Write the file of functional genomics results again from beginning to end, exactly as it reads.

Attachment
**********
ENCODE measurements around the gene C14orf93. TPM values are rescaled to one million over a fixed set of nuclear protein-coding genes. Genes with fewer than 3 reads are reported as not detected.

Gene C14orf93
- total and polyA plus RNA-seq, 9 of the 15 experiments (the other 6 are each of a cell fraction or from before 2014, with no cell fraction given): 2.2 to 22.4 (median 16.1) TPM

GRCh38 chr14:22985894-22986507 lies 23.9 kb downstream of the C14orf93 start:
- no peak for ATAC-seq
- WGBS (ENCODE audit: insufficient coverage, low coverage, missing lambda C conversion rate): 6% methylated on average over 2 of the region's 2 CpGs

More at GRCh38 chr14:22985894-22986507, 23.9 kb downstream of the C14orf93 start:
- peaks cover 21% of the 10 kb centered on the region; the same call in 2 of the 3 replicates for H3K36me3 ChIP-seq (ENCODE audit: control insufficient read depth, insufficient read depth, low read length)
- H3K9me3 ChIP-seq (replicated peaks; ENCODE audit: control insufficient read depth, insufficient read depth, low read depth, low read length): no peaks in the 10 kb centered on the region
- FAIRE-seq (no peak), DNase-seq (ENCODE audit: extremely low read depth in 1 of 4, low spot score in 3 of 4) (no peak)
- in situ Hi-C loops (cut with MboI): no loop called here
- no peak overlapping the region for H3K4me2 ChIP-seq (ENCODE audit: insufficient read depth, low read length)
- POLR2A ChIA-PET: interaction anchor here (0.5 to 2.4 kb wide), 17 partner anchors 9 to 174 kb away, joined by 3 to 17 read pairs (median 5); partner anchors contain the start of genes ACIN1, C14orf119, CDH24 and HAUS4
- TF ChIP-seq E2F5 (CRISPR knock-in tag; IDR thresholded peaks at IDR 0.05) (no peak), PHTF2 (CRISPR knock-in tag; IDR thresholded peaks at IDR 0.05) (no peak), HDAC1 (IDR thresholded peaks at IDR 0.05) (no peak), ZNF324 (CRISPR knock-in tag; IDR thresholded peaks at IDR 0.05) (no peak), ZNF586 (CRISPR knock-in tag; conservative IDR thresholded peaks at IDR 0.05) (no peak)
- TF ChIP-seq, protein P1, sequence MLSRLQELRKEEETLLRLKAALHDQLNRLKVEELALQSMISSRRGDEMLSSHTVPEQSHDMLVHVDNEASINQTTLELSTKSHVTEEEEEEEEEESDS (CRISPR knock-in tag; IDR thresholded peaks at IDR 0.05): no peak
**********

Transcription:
ENCODE measurements around the gene C14orf93. TPM values are rescaled to one million over a fixed set of nuclear protein-coding genes. Genes with fewer than 3 reads are reported as not detected.

Gene C14orf93
- total and polyA plus RNA-seq, 9 of the 15 experiments (the other 6 are each of a cell fraction or from before 2014, with no cell fraction given): 2.2 to 22.4 (median 16.1) TPM

GRCh38 chr14:22985894-22986507 lies 23.9 kb downstream of the C14orf93 start:
- no peak for ATAC-seq
- WGBS (ENCODE audit: insufficient coverage, low coverage, missing lambda C conversion rate): 6% methylated on average over 2 of the region's 2 CpGs

More at GRCh38 chr14:22985894-22986507, 23.9 kb downstream of the C14orf93 start:
- peaks cover 21% of the 10 kb centered on the region; the same call in 2 of the 3 replicates for H3K36me3 ChIP-seq (ENCODE audit: control insufficient read depth, insufficient read depth, low read length)
- H3K9me3 ChIP-seq (replicated peaks; ENCODE audit: control insufficient read depth, insufficient read depth, low read depth, low read length): no peaks in the 10 kb centered on the region
- FAIRE-seq (no peak), DNase-seq (ENCODE audit: extremely low read depth in 1 of 4, low spot score in 3 of 4) (no peak)
- in situ Hi-C loops (cut with MboI): no loop called here
- no peak overlapping the region for H3K4me2 ChIP-seq (ENCODE audit: insufficient read depth, low read length)
- POLR2A ChIA-PET: interaction anchor here (0.5 to 2.4 kb wide), 17 partner anchors 9 to 174 kb away, joined by 3 to 17 read pairs (median 5); partner anchors contain the start of genes ACIN1, C14orf119, CDH24 and HAUS4
- TF ChIP-seq E2F5 (CRISPR knock-in tag; IDR thresholded peaks at IDR 0.05) (no peak), PHTF2 (CRISPR knock-in tag; IDR thresholded peaks at IDR 0.05) (no peak), HDAC1 (IDR thresholded peaks at IDR 0.05) (no peak), ZNF324 (CRISPR knock-in tag; IDR thresholded peaks at IDR 0.05) (no peak), ZNF586 (CRISPR knock-in tag; conservative IDR thresholded peaks at IDR 0.05) (no peak)
- TF ChIP-seq, protein P1, sequence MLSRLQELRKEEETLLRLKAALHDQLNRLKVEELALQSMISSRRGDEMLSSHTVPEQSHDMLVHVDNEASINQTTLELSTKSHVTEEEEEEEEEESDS (CRISPR knock-in tag; IDR thresholded peaks at IDR 0.05): no peak